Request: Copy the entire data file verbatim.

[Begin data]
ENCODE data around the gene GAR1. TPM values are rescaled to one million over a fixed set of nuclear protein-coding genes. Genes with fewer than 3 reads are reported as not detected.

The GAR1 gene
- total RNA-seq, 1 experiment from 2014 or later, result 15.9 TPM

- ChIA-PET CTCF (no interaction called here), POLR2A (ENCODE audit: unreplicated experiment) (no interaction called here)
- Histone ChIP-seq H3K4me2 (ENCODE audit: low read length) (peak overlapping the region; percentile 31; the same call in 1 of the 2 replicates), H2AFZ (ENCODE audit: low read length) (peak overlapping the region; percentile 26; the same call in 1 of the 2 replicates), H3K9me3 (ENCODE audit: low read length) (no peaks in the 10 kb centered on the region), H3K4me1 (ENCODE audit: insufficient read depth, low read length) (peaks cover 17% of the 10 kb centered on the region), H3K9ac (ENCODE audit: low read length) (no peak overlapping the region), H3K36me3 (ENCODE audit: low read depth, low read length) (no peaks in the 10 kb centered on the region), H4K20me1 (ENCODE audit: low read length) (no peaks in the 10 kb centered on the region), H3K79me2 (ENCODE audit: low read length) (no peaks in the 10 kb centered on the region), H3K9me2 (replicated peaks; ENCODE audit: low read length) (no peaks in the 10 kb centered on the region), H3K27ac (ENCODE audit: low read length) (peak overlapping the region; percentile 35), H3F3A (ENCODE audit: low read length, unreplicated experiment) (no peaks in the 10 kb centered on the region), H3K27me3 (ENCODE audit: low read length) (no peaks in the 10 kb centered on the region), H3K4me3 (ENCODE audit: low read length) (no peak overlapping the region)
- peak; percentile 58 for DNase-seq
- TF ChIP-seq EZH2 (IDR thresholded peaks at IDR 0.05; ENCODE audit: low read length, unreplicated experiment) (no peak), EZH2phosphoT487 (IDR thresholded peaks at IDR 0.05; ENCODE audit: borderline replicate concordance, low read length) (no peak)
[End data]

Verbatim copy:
ENCODE data around the gene GAR1. TPM values are rescaled to one million over a fixed set of nuclear protein-coding genes. Genes with fewer than 3 reads are reported as not detected.

The GAR1 gene
- total RNA-seq, 1 experiment from 2014 or later, result 15.9 TPM

- ChIA-PET CTCF (no interaction called here), POLR2A (ENCODE audit: unreplicated experiment) (no interaction called here)
- Histone ChIP-seq H3K4me2 (ENCODE audit: low read length) (peak overlapping the region; percentile 31; the same call in 1 of the 2 replicates), H2AFZ (ENCODE audit: low read length) (peak overlapping the region; percentile 26; the same call in 1 of the 2 replicates), H3K9me3 (ENCODE audit: low read length) (no peaks in the 10 kb centered on the region), H3K4me1 (ENCODE audit: insufficient read depth, low read length) (peaks cover 17% of the 10 kb centered on the region), H3K9ac (ENCODE audit: low read length) (no peak overlapping the region), H3K36me3 (ENCODE audit: low read depth, low read length) (no peaks in the 10 kb centered on the region), H4K20me1 (ENCODE audit: low read length) (no peaks in the 10 kb centered on the region), H3K79me2 (ENCODE audit: low read length) (no peaks in the 10 kb centered on the region), H3K9me2 (replicated peaks; ENCODE audit: low read length) (no peaks in the 10 kb centered on the region), H3K27ac (ENCODE audit: low read length) (peak overlapping the region; percentile 35), H3F3A (ENCODE audit: low read length, unreplicated experiment) (no peaks in the 10 kb centered on the region), H3K27me3 (ENCODE audit: low read length) (no peaks in the 10 kb centered on the region), H3K4me3 (ENCODE audit: low read length) (no peak overlapping the region)
- peak; percentile 58 for DNase-seq
- TF ChIP-seq EZH2 (IDR thresholded peaks at IDR 0.05; ENCODE audit: low read length, unreplicated experiment) (no peak), EZH2phosphoT487 (IDR thresholded peaks at IDR 0.05; ENCODE audit: borderline replicate concordance, low read length) (no peak)